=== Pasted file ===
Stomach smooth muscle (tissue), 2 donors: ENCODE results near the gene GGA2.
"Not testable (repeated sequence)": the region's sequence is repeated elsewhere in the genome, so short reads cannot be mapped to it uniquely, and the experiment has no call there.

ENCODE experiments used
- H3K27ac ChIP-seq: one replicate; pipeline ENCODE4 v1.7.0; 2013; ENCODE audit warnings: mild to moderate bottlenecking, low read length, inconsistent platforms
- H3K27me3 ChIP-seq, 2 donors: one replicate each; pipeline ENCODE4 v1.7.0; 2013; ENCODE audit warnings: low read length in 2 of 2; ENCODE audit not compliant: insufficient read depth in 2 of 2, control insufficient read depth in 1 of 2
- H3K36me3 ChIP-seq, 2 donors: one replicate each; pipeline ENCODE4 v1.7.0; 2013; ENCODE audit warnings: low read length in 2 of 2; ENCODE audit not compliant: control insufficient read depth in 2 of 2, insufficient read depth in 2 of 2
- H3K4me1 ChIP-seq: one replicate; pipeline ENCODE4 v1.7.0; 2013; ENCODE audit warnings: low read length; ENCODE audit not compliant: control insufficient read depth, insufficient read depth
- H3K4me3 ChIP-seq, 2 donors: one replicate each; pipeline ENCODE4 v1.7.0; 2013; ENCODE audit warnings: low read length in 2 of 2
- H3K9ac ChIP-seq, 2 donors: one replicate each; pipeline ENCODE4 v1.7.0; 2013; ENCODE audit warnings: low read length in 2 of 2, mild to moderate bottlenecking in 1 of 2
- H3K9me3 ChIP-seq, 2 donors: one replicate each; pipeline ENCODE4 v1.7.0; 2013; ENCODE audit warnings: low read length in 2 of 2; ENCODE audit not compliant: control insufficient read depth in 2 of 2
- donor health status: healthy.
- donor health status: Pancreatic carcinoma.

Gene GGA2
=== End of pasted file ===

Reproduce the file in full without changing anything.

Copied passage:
Stomach smooth muscle (tissue), 2 donors: ENCODE results near the gene GGA2.
"Not testable (repeated sequence)": the region's sequence is repeated elsewhere in the genome, so short reads cannot be mapped to it uniquely, and the experiment has no call there.

ENCODE experiments used
- H3K27ac ChIP-seq: one replicate; pipeline ENCODE4 v1.7.0; 2013; ENCODE audit warnings: mild to moderate bottlenecking, low read length, inconsistent platforms
- H3K27me3 ChIP-seq, 2 donors: one replicate each; pipeline ENCODE4 v1.7.0; 2013; ENCODE audit warnings: low read length in 2 of 2; ENCODE audit not compliant: insufficient read depth in 2 of 2, control insufficient read depth in 1 of 2
- H3K36me3 ChIP-seq, 2 donors: one replicate each; pipeline ENCODE4 v1.7.0; 2013; ENCODE audit warnings: low read length in 2 of 2; ENCODE audit not compliant: control insufficient read depth in 2 of 2, insufficient read depth in 2 of 2
- H3K4me1 ChIP-seq: one replicate; pipeline ENCODE4 v1.7.0; 2013; ENCODE audit warnings: low read length; ENCODE audit not compliant: control insufficient read depth, insufficient read depth
- H3K4me3 ChIP-seq, 2 donors: one replicate each; pipeline ENCODE4 v1.7.0; 2013; ENCODE audit warnings: low read length in 2 of 2
- H3K9ac ChIP-seq, 2 donors: one replicate each; pipeline ENCODE4 v1.7.0; 2013; ENCODE audit warnings: low read length in 2 of 2, mild to moderate bottlenecking in 1 of 2
- H3K9me3 ChIP-seq, 2 donors: one replicate each; pipeline ENCODE4 v1.7.0; 2013; ENCODE audit warnings: low read length in 2 of 2; ENCODE audit not compliant: control insufficient read depth in 2 of 2
- donor health status: healthy.
- donor health status: Pancreatic carcinoma.

Gene GGA2